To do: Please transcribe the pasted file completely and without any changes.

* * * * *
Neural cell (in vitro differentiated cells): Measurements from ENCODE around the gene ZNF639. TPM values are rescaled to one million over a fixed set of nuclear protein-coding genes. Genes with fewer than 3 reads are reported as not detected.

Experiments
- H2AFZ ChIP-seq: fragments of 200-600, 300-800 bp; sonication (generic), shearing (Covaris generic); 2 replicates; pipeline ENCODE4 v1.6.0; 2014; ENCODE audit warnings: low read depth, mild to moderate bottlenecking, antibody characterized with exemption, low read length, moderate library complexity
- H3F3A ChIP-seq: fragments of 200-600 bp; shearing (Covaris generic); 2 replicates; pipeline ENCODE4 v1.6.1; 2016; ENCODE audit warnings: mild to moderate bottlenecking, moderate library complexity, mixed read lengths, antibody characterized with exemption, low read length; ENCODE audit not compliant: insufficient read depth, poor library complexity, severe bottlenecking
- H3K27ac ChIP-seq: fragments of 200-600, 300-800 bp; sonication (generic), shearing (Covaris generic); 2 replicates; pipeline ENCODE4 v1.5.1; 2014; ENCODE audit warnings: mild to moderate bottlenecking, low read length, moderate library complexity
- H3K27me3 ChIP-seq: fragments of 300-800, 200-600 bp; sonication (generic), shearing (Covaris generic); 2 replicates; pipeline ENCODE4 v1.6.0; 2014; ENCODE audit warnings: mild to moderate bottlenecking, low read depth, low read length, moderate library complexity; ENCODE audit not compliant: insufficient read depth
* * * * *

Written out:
Neural cell (in vitro differentiated cells): Measurements from ENCODE around the gene ZNF639. TPM values are rescaled to one million over a fixed set of nuclear protein-coding genes. Genes with fewer than 3 reads are reported as not detected.

Experiments
- H2AFZ ChIP-seq: fragments of 200-600, 300-800 bp; sonication (generic), shearing (Covaris generic); 2 replicates; pipeline ENCODE4 v1.6.0; 2014; ENCODE audit warnings: low read depth, mild to moderate bottlenecking, antibody characterized with exemption, low read length, moderate library complexity
- H3F3A ChIP-seq: fragments of 200-600 bp; shearing (Covaris generic); 2 replicates; pipeline ENCODE4 v1.6.1; 2016; ENCODE audit warnings: mild to moderate bottlenecking, moderate library complexity, mixed read lengths, antibody characterized with exemption, low read length; ENCODE audit not compliant: insufficient read depth, poor library complexity, severe bottlenecking
- H3K27ac ChIP-seq: fragments of 200-600, 300-800 bp; sonication (generic), shearing (Covaris generic); 2 replicates; pipeline ENCODE4 v1.5.1; 2014; ENCODE audit warnings: mild to moderate bottlenecking, low read length, moderate library complexity
- H3K27me3 ChIP-seq: fragments of 300-800, 200-600 bp; sonication (generic), shearing (Covaris generic); 2 replicates; pipeline ENCODE4 v1.6.0; 2014; ENCODE audit warnings: mild to moderate bottlenecking, low read depth, low read length, moderate library complexity; ENCODE audit not compliant: insufficient read depth